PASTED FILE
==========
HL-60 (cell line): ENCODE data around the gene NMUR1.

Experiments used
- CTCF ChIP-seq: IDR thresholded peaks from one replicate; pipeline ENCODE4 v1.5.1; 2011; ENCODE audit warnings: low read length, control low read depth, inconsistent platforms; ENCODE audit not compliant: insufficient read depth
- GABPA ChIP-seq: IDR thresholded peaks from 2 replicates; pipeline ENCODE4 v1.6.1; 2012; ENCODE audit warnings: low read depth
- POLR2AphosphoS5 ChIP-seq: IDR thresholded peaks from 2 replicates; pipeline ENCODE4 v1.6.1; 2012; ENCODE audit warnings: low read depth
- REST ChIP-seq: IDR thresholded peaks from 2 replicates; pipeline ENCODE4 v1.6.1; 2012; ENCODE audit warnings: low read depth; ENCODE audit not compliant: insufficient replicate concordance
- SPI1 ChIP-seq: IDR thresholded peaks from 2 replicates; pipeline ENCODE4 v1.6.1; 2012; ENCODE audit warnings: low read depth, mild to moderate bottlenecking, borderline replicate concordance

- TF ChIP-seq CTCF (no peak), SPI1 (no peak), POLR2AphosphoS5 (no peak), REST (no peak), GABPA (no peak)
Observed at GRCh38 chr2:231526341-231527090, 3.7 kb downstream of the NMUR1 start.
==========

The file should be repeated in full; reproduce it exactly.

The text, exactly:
HL-60 (cell line): ENCODE data around the gene NMUR1.

Experiments used
- CTCF ChIP-seq: IDR thresholded peaks from one replicate; pipeline ENCODE4 v1.5.1; 2011; ENCODE audit warnings: low read length, control low read depth, inconsistent platforms; ENCODE audit not compliant: insufficient read depth
- GABPA ChIP-seq: IDR thresholded peaks from 2 replicates; pipeline ENCODE4 v1.6.1; 2012; ENCODE audit warnings: low read depth
- POLR2AphosphoS5 ChIP-seq: IDR thresholded peaks from 2 replicates; pipeline ENCODE4 v1.6.1; 2012; ENCODE audit warnings: low read depth
- REST ChIP-seq: IDR thresholded peaks from 2 replicates; pipeline ENCODE4 v1.6.1; 2012; ENCODE audit warnings: low read depth; ENCODE audit not compliant: insufficient replicate concordance
- SPI1 ChIP-seq: IDR thresholded peaks from 2 replicates; pipeline ENCODE4 v1.6.1; 2012; ENCODE audit warnings: low read depth, mild to moderate bottlenecking, borderline replicate concordance

- TF ChIP-seq CTCF (no peak), SPI1 (no peak), POLR2AphosphoS5 (no peak), REST (no peak), GABPA (no peak)
Observed at GRCh38 chr2:231526341-231527090, 3.7 kb downstream of the NMUR1 start.